I read this morning that Betfair, one of the innumerable online betting organisations that seem to be underwriting Sky Sports these days, has paid out 48 hours early on a No vote success. I can’t think of a single good reason why it should do that, save one. It may be taking a gamble itself, in the hope of encouraging a rush of ‘Yes’ bets in the last two days before the result is known.
If that is the case I look forward to seeing Betfair stuffed twice over.
There’s a song that Eileen likes to sing to the grandchildren: ‘Clap hands for Daddy coming doon the wagon way, pockets full of money and his boots all clay.’ The days Daddy is quite likely to have his mobile in his hand, gambling that money away on the next yellow card in the Newcastle game, or some such.
Online gambling is a cancer on modern society, yet Westminster seems to have no interest in controlling it. I predict that an independent Scottish government will take a firmer line.
Ah! Becks wants us to vote No. And if the Yes manifesto had offered tax breaks to retired footballers . . ?
So what are these ‘new powers’, that are trailed by our three ‘leaders’ on the front page of this morning’s Daily Record?
Actually, not a lot; the only specific pledge I can nail down is the continuation of the Barnett Formula, which is actually hated by many Scots. There will be increased tax-raising powers, and there is a guarantee that all decisions affecting NHS Scotland will be taken in Scotland. That situation exists already, so the trio are simply promising not to break their word.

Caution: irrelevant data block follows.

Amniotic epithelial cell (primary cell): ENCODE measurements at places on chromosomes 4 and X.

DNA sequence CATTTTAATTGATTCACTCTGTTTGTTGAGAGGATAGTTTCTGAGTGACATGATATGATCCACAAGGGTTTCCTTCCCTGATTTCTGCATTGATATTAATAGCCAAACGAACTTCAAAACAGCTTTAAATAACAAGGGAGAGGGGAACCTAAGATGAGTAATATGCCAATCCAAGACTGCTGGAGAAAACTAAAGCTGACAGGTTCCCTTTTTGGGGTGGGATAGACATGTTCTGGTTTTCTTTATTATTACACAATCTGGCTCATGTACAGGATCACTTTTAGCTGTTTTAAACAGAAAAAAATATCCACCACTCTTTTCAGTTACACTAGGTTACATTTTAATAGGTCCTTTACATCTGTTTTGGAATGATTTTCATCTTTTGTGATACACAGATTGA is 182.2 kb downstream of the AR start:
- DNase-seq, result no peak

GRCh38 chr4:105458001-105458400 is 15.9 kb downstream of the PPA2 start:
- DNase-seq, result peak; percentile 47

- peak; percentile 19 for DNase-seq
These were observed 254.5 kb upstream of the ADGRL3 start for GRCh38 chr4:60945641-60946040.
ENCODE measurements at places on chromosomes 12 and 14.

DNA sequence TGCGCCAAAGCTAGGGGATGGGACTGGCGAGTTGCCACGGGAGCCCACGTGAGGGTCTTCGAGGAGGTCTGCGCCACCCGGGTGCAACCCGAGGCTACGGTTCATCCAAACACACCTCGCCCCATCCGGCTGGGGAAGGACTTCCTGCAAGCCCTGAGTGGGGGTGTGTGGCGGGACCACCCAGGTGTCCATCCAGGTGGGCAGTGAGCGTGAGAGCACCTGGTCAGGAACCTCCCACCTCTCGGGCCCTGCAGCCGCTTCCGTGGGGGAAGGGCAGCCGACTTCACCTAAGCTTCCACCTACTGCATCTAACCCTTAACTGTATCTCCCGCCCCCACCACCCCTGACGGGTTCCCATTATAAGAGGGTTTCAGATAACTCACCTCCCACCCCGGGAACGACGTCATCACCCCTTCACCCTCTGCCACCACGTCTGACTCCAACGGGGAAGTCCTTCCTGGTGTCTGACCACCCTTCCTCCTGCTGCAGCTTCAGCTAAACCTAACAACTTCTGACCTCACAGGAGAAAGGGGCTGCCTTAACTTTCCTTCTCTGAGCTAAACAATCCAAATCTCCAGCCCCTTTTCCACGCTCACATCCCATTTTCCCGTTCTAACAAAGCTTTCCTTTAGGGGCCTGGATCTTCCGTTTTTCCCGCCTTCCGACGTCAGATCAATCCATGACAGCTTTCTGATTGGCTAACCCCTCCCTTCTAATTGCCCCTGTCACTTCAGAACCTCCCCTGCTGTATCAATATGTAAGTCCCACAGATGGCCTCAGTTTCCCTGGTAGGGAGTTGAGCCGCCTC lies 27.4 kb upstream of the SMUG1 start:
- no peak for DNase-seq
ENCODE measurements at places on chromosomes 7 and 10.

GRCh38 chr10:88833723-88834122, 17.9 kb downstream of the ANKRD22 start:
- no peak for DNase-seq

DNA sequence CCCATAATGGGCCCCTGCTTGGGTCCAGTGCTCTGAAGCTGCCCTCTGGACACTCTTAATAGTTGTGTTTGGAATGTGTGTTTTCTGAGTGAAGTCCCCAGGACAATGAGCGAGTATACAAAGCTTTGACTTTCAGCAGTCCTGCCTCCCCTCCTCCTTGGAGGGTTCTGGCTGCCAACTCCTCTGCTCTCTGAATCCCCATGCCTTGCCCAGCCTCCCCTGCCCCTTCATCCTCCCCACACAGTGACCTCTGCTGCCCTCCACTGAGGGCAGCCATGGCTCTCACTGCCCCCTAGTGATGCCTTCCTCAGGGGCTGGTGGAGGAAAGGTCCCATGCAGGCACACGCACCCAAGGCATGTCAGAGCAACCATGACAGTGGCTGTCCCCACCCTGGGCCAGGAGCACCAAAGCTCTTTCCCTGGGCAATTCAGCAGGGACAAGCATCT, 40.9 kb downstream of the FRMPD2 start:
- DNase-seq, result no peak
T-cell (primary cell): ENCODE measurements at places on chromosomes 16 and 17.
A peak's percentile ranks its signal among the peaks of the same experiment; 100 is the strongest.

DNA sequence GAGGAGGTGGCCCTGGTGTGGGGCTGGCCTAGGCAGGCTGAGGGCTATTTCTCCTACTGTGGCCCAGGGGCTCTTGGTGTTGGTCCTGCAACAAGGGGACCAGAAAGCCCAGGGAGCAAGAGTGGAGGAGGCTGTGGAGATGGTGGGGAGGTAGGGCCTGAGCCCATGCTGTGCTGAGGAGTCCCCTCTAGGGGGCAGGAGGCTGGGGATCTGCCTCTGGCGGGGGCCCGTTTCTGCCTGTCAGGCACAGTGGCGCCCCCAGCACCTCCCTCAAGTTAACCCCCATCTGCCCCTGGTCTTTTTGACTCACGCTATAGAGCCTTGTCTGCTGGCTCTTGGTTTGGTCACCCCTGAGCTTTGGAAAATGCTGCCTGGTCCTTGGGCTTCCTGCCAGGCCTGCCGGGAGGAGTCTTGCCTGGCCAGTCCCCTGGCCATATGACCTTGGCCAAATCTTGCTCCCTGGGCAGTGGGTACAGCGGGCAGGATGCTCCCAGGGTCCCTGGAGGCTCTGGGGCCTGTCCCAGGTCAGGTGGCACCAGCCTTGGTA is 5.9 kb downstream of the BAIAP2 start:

There is some surprise that this ‘Pledge’ has been made on the eve of the poll. There shouldn’t be; the timing is set to leave as little time possible to lay the glaring flaws in the document open for debate.
Will Scotland be able to set its own rate of Corporation Tax? No.
Will Scotland set its own rate of VAT? No.
Will the rate of excise duty in Scotland be set in Scotland? No.
Will Scotland have its own benefit system? No.
Will Scotland leave the EU when the Europhobic English majority votes to take us out? Yes.
Will the nukes remain in Faslane? Yes.
Forget the window dressing. The truth is that our economic policy will continue to be driven by Westminster, we will have no control over the fuel costs that are a great burden on the remote and island areas of Scotland, and the defence and foreign policies that are anathema to many of us will continue to be those of Thatcher, Blair and Cameron.
The truth is that the ‘Pledge’ unveiled this morning is a sham, a bribe to potential No voters. The daftest thing of all is that any money on offer is ours already. These are three desperate men.
There is a secondary reason for my desire to live in an independent Scotland, beyond my inherent patriotism. When I look across the border at our neighbour nation, I don’t like what I see. Already it is divided politically, socially, economically, ethnically and it can only get worse.
For years I have suggested to my friends down south that I rarely meet an Englishman, per se. First and foremost they’re Geordies, Lancastrians, Cornishmen, Yorkshiremen, you name it. (Apart from Londoners: they see themselves as special, and above all the rest.) This may not be surprising since the middle ages in England were one continuous Civil War, but today new factors are in play.
This is not a racist argument, let me make that clear to the ever-watchful PC police who are a blight on modern life. My beloved family is multi-national and multi-racial; I have no conventional religious beliefs, but I respect the right of those who do to express them freely.